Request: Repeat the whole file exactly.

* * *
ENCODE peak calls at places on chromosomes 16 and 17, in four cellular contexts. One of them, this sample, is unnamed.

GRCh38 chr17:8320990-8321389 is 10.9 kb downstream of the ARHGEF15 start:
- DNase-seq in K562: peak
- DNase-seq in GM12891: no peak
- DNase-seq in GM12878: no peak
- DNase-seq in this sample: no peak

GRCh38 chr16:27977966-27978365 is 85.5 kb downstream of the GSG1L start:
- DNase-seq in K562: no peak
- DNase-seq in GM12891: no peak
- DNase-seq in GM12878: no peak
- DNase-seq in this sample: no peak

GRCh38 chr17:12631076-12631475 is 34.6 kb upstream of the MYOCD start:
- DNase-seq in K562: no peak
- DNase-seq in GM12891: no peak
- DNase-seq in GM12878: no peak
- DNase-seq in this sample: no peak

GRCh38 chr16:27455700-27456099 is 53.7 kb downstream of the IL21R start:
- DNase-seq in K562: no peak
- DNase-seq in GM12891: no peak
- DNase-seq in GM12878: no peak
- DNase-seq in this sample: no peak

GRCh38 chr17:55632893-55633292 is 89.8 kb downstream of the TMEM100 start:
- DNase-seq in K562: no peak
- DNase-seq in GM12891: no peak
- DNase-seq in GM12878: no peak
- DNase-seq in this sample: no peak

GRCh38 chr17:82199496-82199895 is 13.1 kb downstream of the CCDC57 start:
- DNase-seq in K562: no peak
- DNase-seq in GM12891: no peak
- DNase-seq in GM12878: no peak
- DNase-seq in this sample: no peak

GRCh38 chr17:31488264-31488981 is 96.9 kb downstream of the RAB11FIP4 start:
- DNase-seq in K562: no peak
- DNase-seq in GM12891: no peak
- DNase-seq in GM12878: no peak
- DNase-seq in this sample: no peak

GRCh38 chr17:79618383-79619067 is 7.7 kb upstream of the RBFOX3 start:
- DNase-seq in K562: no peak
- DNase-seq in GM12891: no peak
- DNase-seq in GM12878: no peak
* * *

ENCODE peak calls at places on chromosomes 16 and 17, in four cellular contexts. One of them, this sample, is unnamed.

GRCh38 chr17:8320990-8321389 is 10.9 kb downstream of the ARHGEF15 start:
- DNase-seq in K562: peak
- DNase-seq in GM12891: no peak
- DNase-seq in GM12878: no peak
- DNase-seq in this sample: no peak

GRCh38 chr16:27977966-27978365 is 85.5 kb downstream of the GSG1L start:
- DNase-seq in K562: no peak
- DNase-seq in GM12891: no peak
- DNase-seq in GM12878: no peak
- DNase-seq in this sample: no peak

GRCh38 chr17:12631076-12631475 is 34.6 kb upstream of the MYOCD start:
- DNase-seq in K562: no peak
- DNase-seq in GM12891: no peak
- DNase-seq in GM12878: no peak
- DNase-seq in this sample: no peak

GRCh38 chr16:27455700-27456099 is 53.7 kb downstream of the IL21R start:
- DNase-seq in K562: no peak
- DNase-seq in GM12891: no peak
- DNase-seq in GM12878: no peak
- DNase-seq in this sample: no peak

GRCh38 chr17:55632893-55633292 is 89.8 kb downstream of the TMEM100 start:
- DNase-seq in K562: no peak
- DNase-seq in GM12891: no peak
- DNase-seq in GM12878: no peak
- DNase-seq in this sample: no peak

GRCh38 chr17:82199496-82199895 is 13.1 kb downstream of the CCDC57 start:
- DNase-seq in K562: no peak
- DNase-seq in GM12891: no peak
- DNase-seq in GM12878: no peak
- DNase-seq in this sample: no peak

GRCh38 chr17:31488264-31488981 is 96.9 kb downstream of the RAB11FIP4 start:
- DNase-seq in K562: no peak
- DNase-seq in GM12891: no peak
- DNase-seq in GM12878: no peak
- DNase-seq in this sample: no peak

GRCh38 chr17:79618383-79619067 is 7.7 kb upstream of the RBFOX3 start:
- DNase-seq in K562: no peak
- DNase-seq in GM12891: no peak
- DNase-seq in GM12878: no peak